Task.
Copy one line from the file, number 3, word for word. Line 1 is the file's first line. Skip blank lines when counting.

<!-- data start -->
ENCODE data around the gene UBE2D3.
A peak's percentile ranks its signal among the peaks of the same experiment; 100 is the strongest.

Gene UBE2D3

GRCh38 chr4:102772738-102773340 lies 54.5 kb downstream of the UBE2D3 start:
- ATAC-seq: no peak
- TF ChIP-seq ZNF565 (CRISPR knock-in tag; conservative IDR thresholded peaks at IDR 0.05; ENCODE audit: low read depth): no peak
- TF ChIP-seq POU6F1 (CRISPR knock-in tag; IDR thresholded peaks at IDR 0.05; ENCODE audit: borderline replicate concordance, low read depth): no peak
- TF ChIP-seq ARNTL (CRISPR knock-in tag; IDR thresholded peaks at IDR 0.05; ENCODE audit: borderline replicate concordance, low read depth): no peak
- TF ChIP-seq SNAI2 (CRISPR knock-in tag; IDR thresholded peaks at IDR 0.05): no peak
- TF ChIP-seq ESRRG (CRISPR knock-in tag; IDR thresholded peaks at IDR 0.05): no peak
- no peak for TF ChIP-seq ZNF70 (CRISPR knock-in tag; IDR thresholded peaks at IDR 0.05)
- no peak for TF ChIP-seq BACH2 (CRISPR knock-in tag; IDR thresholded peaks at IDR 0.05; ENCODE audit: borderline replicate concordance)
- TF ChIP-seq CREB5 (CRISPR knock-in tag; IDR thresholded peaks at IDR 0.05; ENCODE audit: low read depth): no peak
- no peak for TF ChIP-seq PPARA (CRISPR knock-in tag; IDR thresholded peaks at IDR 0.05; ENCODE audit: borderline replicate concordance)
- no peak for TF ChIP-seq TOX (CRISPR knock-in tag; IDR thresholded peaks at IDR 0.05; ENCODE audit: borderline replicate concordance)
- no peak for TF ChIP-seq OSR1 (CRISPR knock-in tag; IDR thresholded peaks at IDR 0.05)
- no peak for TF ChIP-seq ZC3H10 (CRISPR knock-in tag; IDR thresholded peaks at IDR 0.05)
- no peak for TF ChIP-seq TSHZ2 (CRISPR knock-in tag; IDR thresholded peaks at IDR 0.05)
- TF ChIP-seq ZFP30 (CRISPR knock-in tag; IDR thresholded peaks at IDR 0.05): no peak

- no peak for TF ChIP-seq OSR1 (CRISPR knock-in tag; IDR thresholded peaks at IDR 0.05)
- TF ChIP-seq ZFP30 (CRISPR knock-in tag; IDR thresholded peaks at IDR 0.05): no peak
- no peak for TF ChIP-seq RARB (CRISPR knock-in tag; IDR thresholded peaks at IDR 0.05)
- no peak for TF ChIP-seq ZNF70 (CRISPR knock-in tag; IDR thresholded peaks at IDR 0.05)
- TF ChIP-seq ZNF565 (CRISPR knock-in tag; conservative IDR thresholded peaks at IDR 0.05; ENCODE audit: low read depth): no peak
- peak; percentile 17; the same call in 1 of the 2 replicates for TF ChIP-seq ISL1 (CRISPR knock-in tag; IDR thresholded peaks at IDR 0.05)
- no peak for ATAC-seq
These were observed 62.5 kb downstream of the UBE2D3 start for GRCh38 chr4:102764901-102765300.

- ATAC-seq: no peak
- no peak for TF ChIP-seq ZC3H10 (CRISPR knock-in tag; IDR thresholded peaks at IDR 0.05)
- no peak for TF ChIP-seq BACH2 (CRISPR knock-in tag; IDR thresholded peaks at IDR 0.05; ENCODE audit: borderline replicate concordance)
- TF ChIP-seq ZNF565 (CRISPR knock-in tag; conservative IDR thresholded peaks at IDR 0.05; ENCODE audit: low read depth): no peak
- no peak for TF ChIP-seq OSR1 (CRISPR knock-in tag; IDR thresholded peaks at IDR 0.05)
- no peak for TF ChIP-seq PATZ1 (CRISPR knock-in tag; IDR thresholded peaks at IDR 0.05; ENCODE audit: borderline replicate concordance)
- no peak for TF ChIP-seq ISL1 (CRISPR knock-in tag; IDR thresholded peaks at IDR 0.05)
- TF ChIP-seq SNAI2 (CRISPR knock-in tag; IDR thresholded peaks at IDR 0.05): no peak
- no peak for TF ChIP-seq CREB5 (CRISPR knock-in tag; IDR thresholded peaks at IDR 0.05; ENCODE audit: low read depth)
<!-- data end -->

Gene UBE2D3